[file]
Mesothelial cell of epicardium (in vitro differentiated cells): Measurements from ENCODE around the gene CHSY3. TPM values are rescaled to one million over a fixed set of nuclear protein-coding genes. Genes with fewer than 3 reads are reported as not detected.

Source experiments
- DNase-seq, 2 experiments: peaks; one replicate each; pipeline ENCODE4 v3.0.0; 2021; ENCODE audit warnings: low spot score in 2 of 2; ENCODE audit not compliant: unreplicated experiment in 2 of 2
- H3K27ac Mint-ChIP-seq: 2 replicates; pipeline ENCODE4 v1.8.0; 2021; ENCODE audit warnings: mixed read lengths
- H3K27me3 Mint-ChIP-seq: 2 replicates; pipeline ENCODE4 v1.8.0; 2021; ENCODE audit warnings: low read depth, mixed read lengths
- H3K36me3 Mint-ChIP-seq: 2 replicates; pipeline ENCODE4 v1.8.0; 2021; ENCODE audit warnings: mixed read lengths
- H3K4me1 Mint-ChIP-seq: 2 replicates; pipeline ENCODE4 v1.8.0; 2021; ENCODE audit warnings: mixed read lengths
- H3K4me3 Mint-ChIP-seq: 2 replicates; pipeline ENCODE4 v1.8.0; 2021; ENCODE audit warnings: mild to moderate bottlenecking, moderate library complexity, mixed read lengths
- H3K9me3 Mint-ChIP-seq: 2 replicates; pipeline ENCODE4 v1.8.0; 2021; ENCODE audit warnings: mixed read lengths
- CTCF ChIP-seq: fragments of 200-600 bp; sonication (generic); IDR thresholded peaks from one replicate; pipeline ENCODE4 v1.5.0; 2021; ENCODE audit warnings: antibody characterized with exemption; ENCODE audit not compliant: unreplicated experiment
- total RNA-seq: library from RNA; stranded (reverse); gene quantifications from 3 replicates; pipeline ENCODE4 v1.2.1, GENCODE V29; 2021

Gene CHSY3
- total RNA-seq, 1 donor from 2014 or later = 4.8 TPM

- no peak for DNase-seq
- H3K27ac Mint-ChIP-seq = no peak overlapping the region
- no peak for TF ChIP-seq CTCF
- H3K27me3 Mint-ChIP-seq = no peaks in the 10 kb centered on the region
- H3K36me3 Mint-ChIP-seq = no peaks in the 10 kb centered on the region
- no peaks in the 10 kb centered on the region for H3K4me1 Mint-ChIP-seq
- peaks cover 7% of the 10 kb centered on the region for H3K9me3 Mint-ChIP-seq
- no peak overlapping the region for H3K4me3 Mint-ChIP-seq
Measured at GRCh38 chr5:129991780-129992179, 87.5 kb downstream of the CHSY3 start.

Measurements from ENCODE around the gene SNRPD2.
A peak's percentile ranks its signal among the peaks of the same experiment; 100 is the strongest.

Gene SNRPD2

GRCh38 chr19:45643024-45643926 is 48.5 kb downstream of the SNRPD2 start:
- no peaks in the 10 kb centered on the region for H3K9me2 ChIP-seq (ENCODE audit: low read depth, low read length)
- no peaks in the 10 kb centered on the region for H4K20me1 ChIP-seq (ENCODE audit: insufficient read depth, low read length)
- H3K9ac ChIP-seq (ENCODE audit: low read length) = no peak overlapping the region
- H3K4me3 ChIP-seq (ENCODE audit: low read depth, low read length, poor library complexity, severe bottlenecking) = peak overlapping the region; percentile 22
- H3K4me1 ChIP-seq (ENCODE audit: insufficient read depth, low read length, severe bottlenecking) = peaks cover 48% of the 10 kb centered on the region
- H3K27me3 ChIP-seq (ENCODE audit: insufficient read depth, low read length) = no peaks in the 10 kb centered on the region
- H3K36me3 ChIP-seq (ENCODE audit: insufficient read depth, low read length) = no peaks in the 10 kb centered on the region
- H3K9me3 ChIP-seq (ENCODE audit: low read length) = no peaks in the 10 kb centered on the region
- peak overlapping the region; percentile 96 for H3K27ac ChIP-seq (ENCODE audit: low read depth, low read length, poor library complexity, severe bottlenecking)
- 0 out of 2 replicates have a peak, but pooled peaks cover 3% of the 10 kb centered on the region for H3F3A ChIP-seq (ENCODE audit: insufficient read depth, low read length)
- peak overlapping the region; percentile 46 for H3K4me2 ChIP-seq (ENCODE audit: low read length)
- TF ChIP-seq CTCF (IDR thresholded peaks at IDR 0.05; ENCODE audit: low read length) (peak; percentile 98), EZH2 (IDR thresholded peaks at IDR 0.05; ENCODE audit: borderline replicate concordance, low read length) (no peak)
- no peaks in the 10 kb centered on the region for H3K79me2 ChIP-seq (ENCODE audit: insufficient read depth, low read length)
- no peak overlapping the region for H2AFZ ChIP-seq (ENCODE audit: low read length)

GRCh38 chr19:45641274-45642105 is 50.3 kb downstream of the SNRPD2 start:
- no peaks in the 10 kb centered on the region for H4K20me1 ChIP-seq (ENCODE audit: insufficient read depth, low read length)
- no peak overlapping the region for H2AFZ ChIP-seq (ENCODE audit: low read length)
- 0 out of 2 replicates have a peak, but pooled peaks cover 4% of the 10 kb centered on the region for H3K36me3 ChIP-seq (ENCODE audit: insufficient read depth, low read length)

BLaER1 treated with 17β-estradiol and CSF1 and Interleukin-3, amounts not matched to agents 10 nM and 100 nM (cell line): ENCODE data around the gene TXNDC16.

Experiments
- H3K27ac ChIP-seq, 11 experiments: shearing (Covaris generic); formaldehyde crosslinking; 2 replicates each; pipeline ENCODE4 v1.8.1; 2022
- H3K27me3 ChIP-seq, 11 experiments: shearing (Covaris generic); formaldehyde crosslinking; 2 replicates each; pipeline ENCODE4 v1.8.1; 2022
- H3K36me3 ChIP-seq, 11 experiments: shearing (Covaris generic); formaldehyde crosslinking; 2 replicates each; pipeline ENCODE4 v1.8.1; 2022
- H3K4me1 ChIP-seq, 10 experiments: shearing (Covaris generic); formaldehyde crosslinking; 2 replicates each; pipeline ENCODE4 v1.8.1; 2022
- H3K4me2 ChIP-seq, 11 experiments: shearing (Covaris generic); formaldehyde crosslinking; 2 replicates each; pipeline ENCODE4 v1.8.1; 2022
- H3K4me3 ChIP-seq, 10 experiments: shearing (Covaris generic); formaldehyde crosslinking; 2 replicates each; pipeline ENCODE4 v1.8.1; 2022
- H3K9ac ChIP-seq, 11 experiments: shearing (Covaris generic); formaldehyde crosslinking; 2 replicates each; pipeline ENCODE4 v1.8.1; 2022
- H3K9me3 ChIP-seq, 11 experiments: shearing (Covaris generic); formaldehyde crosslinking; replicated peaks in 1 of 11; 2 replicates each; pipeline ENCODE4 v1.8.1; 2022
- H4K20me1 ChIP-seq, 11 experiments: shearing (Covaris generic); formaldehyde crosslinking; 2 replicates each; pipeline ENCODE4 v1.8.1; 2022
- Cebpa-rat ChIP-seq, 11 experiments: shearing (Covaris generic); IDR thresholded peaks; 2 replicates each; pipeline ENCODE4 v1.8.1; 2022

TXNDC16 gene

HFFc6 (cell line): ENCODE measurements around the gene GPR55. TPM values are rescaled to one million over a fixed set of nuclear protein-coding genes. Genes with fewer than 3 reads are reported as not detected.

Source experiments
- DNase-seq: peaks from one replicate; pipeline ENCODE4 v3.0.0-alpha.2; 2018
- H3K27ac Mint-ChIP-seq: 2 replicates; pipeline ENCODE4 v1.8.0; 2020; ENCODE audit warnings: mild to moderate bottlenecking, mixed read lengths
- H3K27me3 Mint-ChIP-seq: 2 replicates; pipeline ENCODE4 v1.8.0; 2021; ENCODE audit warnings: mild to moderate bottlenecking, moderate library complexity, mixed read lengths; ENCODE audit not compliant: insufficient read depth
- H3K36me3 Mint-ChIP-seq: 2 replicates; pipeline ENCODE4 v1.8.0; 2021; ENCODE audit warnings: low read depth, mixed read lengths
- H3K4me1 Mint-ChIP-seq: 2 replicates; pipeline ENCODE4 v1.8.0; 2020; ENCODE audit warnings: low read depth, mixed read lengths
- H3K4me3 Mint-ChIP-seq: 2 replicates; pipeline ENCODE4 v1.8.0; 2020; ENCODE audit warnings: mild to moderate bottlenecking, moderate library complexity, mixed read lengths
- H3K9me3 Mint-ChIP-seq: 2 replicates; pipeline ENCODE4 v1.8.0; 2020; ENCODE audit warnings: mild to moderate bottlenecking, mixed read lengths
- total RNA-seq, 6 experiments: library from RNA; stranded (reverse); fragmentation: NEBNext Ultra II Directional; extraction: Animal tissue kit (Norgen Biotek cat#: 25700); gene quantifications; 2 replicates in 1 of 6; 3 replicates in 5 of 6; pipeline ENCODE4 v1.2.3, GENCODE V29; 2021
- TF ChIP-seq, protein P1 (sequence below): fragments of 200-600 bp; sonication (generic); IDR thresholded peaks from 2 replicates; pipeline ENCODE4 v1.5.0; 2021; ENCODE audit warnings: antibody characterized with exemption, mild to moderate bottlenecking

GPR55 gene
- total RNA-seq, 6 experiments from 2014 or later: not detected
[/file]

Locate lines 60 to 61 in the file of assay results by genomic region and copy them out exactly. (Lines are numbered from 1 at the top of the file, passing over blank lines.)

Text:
- DNase-seq: peaks from one replicate; pipeline ENCODE4 v3.0.0-alpha.2; 2018
- H3K27ac Mint-ChIP-seq: 2 replicates; pipeline ENCODE4 v1.8.0; 2020; ENCODE audit warnings: mild to moderate bottlenecking, mixed read lengths